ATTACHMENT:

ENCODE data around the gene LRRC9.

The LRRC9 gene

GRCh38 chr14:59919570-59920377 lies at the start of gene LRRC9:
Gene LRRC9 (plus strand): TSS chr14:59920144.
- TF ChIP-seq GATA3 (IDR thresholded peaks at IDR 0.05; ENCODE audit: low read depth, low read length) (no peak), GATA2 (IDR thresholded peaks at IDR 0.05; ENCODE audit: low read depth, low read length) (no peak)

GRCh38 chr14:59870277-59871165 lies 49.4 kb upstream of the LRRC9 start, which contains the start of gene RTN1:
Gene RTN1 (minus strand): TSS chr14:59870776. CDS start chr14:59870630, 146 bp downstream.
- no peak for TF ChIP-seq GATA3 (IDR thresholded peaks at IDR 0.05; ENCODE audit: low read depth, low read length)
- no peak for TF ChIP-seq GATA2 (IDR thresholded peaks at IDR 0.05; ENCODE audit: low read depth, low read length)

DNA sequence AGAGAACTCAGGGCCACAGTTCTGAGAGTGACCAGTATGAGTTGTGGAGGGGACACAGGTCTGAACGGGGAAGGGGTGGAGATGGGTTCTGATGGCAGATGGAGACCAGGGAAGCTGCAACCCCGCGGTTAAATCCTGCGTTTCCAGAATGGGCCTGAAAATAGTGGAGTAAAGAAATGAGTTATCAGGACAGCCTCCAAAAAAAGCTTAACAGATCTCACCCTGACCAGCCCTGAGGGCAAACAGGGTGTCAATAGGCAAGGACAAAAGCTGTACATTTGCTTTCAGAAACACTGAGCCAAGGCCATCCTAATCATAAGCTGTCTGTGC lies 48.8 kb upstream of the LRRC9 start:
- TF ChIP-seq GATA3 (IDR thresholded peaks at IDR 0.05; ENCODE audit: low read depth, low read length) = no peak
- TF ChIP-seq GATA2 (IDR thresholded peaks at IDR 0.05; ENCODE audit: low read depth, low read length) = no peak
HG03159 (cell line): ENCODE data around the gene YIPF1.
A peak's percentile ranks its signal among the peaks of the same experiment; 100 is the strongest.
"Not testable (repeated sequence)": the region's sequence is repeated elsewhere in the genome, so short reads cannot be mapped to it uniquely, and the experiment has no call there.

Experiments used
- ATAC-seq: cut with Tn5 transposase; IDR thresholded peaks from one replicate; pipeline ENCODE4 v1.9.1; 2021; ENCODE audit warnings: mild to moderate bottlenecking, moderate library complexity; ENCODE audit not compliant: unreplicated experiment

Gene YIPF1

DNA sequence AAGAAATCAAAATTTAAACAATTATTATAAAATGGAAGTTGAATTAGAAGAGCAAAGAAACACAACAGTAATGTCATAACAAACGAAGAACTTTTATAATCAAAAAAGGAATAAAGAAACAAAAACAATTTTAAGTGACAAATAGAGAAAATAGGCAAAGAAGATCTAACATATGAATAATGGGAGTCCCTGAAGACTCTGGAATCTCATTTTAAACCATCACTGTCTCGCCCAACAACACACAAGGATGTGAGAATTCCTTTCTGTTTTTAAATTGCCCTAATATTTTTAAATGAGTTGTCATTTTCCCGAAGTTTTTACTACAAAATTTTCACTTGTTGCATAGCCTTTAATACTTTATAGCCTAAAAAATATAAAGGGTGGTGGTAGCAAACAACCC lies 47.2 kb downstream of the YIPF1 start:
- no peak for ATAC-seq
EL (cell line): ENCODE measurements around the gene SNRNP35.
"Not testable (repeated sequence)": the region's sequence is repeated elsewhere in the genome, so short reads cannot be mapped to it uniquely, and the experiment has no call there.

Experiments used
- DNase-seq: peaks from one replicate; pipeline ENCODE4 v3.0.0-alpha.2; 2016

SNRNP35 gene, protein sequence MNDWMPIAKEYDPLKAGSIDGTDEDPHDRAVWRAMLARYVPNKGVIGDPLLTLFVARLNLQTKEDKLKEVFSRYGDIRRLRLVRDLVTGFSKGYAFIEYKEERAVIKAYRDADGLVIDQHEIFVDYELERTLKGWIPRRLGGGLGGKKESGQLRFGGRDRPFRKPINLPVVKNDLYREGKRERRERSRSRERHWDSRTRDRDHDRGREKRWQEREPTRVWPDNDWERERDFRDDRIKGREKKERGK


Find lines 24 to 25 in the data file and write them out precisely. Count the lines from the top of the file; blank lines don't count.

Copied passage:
- DNase-seq: peaks from one replicate; pipeline ENCODE4 v3.0.0-alpha.2; 2016

SNRNP35 gene, protein sequence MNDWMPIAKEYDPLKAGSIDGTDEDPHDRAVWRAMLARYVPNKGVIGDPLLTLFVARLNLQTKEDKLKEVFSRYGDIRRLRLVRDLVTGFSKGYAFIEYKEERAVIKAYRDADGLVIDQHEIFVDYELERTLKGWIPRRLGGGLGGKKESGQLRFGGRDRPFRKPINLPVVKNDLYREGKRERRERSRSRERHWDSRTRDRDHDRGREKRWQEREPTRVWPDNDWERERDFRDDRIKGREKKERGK